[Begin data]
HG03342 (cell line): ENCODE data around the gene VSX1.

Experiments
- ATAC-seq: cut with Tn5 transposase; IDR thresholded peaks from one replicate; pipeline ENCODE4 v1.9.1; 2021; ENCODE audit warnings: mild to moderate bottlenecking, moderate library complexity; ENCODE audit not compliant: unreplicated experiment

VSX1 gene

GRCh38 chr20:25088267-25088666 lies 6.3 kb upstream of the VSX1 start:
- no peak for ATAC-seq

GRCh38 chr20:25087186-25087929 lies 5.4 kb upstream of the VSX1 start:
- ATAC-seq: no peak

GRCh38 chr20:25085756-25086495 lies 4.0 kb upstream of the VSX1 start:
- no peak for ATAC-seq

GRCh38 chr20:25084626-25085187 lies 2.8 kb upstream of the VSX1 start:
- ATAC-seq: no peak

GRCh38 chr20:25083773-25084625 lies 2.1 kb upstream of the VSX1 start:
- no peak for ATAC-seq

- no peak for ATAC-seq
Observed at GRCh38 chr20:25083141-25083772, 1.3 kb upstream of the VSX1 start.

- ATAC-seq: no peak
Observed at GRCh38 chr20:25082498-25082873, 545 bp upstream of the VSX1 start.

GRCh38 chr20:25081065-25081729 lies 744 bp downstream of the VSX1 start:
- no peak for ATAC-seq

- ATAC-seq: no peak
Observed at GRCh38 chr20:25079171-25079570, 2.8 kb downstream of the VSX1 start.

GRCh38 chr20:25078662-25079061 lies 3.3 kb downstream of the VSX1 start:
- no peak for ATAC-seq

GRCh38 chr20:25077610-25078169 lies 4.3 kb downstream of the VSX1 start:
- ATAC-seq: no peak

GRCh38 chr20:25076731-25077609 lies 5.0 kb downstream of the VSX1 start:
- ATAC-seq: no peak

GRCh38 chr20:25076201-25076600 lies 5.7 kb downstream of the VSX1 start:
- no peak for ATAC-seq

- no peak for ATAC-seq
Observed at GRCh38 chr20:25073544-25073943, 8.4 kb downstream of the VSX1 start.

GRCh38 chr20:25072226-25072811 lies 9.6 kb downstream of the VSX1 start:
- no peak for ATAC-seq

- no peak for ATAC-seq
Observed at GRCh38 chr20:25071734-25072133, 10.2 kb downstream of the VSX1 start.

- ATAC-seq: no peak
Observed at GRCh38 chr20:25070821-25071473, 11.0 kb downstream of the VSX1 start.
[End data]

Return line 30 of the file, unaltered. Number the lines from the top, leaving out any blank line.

- no peak for ATAC-seq